What can you do if you have a business (or indeed personal) Twitter account – but someone else has the Twitter username that you really wanted? You may be surprised at how easy it can be to claim a Twitter username from someone else…
We had this exact scenario ourselves – our company name is ‘Advantec’ but the Twitter account @advantec was not available. It left us fishing around for alternatives, with the only suitable option being the awkward sounding ‘@AdvantecIntSrv’.
We used @AdvantecIntSrv for a couple of years – before noticing that the actual @advantec account was in fact completely dormant – with no followers, no tweets – and no activity whatsoever on the account. In these cases, Twitter has a little-known procedure that allows you to take over dormant Twitter accounts that appear to be ‘impersonating’ your brand.
This is the exact procedure we followed – and it worked for us (you’ll see our Twitter account is now https://twitter.com/Advantec).
First you need to establish that the target account is dormant and inactive – i.e. someone has probably registered it purely for the sake of squatting on the name, or perhaps they’ve gone out of business or abandoned Twitter completely. Either way, if they have few, if any, followers, tweets or following activity, chances are Twitter will consider the account inactive. Here’s Twitter’s definition of an inactive account: https://support.twitter.com/articles/15362-inactive-account-policy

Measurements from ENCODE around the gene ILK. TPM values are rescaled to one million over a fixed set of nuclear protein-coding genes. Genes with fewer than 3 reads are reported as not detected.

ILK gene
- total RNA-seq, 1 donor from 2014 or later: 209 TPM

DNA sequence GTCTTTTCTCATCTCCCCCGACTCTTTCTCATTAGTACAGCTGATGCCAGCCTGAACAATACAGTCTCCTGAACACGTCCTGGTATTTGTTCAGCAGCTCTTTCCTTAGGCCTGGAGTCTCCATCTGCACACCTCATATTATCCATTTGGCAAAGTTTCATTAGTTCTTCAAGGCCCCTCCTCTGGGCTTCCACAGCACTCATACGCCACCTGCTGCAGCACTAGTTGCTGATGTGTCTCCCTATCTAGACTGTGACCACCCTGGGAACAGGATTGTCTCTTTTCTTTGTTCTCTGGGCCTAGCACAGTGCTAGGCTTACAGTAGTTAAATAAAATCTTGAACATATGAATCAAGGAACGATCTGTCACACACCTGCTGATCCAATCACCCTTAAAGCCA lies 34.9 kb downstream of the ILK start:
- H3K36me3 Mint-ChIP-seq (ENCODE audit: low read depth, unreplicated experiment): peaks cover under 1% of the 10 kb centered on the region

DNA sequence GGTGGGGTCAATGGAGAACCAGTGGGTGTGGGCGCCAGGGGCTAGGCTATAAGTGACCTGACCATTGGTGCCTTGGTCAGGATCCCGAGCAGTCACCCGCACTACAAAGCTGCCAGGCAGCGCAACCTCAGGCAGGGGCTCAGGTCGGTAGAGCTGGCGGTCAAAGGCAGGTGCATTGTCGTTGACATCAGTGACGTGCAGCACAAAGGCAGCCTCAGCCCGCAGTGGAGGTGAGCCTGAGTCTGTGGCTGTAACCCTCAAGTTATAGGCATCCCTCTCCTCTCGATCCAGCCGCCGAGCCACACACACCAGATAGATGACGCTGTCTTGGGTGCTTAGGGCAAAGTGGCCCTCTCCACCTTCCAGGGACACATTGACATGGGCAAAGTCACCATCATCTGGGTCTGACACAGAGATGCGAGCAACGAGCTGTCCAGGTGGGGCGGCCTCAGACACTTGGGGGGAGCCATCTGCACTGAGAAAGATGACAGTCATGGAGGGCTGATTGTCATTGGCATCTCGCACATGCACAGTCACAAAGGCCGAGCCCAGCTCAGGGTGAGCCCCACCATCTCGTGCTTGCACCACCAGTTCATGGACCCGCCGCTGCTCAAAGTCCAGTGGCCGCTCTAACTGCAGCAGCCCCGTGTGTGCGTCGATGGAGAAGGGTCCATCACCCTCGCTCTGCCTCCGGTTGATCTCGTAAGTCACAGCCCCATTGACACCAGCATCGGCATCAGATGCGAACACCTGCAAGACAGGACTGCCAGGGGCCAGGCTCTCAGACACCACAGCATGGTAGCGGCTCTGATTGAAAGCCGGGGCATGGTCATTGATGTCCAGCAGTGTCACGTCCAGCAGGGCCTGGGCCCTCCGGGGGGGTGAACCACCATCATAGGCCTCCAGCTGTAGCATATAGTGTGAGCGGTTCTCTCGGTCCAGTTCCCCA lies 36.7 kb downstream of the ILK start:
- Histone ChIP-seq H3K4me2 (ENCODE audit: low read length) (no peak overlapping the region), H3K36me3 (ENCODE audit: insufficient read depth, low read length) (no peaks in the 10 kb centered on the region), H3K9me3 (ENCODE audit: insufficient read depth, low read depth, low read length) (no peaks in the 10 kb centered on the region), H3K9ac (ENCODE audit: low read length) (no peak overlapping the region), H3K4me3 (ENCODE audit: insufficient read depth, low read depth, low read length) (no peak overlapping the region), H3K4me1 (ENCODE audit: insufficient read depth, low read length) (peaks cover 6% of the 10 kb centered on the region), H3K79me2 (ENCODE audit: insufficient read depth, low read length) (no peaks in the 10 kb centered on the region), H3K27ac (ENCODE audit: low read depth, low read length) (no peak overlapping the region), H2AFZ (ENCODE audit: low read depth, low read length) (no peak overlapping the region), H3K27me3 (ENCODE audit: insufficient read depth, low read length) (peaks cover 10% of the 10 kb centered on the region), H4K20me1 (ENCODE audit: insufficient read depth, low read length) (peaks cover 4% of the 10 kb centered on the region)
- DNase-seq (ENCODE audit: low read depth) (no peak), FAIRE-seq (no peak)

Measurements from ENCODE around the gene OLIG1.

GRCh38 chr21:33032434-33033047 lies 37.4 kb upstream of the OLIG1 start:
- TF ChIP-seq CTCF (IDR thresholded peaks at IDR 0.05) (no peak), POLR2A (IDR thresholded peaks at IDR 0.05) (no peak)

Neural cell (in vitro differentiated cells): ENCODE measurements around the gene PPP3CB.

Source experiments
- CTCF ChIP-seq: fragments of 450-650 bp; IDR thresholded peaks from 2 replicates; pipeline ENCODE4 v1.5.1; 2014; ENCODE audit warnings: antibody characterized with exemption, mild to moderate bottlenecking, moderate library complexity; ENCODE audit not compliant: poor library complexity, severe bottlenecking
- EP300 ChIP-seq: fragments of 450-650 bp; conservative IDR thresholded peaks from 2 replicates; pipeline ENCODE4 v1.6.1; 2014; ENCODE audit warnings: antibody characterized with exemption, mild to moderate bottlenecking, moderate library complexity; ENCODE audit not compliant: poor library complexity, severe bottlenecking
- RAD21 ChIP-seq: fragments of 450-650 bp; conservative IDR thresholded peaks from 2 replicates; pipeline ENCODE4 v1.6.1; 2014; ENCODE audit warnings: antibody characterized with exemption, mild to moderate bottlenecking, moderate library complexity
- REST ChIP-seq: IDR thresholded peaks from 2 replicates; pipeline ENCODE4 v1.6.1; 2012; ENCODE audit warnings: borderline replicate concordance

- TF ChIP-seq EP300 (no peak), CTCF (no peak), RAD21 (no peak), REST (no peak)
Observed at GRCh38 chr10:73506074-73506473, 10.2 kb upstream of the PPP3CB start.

You will then need to submit an ‘impersonation claim’ to Twitter, via this form: https://support.twitter.com/forms/impersonation. In the ‘description’ field, we wrote: “This person has a dormant Twitter account that has never tweeted and is simply ‘squatting’ on the Twitter account name”. We also made sure the email address entered in to the form was on our company domain – proving that we were who we said we were.
We received an instant automatic response – and then waited about 3-weeks before acknowledgement from Twitter that the target account was indeed inactive. The email from Twitter simply asked us to confirm, by email, our old Twitter account name that we wanted to replace.
Another 2-weeks later, confirmation arrived by email that our account had been shifted over to the new username. That was all there was to it! Just two emails to Twitter and the dormant username was ours!
Conveniently, there’s nothing more you need to do. No need to inform your followers – everything is updated completely automatically. The only change you’ll need to make is on any links that appear on your own website (your old account name will be instantly de-activated).
If you’re successful, you may want to go back to Twitter and re-register your old account name, just to avoid anyone snapping that one up!
And a lesson to bear in mind from this is to make sure you log in to your Twitter account at least once every six months, or you risk someone else doing the same thing to you!
Found this information useful? Please share it on Twitter:
Click to tweet this article to your followers: Tweet
For more useful advice for website owners, follow us on Twitter now: https://twitter.com/Advantec